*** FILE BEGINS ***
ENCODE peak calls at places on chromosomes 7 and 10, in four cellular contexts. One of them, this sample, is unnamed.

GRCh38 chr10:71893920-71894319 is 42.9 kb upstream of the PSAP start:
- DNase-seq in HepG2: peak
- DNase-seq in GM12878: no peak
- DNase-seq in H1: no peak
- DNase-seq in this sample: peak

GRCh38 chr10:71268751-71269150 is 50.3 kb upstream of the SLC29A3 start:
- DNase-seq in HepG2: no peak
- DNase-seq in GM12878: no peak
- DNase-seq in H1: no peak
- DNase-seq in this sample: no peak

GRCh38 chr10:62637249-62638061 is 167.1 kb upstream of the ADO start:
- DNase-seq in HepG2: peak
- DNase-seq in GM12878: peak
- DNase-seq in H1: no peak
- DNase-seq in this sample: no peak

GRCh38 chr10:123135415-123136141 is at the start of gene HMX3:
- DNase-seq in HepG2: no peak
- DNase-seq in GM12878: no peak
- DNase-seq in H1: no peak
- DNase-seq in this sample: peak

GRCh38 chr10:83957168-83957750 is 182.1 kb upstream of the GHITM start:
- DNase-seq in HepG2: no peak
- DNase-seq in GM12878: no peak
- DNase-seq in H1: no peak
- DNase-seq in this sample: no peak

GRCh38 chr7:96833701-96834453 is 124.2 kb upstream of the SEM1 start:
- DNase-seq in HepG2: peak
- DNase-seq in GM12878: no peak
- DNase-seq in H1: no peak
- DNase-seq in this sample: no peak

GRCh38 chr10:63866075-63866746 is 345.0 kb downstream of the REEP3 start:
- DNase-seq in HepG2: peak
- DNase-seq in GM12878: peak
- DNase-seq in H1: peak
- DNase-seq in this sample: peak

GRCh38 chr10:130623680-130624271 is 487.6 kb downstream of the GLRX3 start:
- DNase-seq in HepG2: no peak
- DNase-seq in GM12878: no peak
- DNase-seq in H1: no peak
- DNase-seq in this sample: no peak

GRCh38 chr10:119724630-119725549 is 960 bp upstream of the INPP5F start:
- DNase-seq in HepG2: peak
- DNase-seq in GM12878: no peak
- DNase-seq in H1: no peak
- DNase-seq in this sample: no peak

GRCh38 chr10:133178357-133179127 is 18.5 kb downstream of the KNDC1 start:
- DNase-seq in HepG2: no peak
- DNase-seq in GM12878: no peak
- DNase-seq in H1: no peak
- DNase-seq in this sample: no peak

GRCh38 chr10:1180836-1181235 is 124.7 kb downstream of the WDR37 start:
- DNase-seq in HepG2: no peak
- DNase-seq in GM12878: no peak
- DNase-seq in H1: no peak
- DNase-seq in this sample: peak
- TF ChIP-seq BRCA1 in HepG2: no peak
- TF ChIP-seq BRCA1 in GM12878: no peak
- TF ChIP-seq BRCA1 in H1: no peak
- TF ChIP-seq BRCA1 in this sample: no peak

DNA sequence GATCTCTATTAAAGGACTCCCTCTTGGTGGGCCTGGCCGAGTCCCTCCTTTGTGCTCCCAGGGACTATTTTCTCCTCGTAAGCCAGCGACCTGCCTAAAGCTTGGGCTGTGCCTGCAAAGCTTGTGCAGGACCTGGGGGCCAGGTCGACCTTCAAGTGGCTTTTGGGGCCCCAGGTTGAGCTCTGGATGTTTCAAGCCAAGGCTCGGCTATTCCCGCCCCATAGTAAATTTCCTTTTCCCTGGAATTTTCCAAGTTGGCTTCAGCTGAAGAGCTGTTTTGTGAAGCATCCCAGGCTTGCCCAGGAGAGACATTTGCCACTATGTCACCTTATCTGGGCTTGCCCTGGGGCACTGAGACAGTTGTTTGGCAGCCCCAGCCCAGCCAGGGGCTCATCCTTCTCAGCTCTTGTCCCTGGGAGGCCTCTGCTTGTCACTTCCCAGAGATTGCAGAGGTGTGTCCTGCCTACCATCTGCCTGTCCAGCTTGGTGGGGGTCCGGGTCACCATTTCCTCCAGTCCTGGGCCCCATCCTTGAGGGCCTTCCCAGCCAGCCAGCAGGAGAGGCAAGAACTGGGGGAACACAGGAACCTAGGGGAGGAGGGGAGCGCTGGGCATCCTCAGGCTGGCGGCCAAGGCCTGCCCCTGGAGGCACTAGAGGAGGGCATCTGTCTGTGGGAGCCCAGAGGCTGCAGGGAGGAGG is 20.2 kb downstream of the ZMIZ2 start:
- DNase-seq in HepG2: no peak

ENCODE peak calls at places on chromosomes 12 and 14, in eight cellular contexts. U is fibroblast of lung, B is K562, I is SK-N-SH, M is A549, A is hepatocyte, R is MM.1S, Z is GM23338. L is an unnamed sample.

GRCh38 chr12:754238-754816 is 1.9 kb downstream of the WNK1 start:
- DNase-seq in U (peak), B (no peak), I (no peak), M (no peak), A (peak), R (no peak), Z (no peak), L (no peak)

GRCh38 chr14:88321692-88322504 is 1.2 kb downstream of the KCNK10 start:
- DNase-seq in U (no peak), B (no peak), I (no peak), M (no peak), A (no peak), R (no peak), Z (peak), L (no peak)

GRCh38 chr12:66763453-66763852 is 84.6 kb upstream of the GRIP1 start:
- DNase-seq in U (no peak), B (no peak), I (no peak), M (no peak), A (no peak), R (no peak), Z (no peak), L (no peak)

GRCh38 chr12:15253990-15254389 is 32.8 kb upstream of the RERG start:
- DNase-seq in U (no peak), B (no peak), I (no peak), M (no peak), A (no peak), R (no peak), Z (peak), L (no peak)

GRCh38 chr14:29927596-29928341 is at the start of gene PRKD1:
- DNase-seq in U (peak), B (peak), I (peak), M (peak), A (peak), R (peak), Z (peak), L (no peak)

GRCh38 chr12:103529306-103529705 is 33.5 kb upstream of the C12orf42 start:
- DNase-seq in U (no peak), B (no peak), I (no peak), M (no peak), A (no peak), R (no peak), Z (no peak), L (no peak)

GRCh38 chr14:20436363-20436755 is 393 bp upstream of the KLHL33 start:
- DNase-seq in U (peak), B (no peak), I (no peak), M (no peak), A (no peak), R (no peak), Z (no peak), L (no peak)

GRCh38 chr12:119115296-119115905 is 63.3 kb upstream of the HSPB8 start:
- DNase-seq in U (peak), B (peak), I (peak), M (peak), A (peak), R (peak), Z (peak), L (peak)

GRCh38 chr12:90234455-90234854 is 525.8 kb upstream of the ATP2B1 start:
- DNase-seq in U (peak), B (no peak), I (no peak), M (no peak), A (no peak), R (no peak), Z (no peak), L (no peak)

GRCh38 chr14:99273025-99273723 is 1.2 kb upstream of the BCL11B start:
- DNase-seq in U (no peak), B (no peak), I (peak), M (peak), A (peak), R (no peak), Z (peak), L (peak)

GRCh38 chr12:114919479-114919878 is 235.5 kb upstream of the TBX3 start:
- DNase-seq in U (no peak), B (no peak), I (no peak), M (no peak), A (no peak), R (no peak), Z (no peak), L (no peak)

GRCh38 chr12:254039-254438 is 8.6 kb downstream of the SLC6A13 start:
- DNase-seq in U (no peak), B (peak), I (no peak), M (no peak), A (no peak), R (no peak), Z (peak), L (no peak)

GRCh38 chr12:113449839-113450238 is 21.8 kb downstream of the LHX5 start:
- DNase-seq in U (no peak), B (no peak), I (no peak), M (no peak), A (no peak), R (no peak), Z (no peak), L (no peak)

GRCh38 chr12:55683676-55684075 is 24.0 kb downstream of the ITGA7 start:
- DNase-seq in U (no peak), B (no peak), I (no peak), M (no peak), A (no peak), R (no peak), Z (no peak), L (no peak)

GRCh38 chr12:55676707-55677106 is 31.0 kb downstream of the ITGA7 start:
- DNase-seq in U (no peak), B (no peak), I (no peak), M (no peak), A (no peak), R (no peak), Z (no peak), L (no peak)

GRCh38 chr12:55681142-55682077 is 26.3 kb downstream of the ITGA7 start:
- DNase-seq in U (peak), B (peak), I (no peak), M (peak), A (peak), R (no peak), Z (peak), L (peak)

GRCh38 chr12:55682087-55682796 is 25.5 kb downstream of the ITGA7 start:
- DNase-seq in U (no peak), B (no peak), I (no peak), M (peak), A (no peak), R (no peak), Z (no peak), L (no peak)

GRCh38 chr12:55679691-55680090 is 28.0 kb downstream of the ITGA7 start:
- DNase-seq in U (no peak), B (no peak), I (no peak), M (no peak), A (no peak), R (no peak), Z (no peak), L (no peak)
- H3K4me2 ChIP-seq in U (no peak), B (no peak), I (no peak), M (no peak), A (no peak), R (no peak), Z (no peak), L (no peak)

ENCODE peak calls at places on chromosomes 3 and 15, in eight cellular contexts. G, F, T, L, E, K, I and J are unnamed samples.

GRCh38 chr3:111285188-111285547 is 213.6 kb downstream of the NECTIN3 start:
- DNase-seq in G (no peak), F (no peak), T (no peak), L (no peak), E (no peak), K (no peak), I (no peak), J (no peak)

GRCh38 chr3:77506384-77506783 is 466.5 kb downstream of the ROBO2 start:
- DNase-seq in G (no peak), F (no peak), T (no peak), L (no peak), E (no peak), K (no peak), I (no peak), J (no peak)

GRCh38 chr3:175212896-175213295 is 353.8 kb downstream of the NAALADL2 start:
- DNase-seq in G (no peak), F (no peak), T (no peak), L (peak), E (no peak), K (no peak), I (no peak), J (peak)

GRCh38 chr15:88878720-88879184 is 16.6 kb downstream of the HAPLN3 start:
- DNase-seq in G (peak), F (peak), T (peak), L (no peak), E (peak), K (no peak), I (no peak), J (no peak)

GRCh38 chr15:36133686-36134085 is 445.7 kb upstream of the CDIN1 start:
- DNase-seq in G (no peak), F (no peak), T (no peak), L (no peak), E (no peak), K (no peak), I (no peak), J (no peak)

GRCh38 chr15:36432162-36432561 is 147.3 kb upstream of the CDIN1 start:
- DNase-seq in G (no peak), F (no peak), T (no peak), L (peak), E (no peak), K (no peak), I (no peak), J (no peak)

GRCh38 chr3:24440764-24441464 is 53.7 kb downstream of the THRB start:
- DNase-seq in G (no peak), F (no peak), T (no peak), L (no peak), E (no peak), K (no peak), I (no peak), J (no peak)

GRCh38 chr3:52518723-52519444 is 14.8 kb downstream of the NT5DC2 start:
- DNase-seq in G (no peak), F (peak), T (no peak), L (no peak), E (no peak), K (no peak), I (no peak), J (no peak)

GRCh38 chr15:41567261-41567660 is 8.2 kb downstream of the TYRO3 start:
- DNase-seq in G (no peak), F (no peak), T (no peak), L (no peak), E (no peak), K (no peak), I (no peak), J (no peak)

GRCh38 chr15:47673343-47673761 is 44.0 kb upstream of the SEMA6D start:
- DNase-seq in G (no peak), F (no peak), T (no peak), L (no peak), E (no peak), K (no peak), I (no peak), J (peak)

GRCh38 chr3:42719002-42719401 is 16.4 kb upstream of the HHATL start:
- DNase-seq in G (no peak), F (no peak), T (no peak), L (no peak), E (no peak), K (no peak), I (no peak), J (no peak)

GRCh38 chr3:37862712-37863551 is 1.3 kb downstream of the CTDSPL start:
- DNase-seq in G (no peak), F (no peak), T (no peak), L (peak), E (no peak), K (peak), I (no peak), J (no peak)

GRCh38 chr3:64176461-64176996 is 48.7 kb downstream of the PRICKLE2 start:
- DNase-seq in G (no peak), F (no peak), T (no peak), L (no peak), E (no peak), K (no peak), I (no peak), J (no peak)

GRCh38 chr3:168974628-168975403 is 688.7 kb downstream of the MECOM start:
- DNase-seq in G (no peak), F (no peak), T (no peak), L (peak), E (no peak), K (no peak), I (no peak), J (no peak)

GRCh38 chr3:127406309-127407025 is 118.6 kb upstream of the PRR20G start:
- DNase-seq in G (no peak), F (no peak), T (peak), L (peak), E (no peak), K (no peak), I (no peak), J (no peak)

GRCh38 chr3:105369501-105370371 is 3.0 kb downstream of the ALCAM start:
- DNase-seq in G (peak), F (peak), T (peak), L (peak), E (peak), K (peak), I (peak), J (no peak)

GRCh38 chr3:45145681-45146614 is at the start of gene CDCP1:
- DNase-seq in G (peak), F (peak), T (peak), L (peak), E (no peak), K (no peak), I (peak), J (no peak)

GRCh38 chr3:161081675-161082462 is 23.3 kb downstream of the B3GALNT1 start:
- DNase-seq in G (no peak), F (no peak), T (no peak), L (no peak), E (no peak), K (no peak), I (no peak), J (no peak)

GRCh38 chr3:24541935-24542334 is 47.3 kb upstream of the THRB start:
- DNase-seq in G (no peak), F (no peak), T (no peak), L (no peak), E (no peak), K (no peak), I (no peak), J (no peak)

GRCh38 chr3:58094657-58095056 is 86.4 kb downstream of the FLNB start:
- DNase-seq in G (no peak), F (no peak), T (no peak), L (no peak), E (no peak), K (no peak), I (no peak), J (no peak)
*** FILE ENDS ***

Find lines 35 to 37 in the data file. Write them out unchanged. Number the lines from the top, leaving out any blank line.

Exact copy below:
- DNase-seq in H1: peak
- DNase-seq in this sample: peak

GRCh38 chr10:130623680-130624271 is 487.6 kb downstream of the GLRX3 start: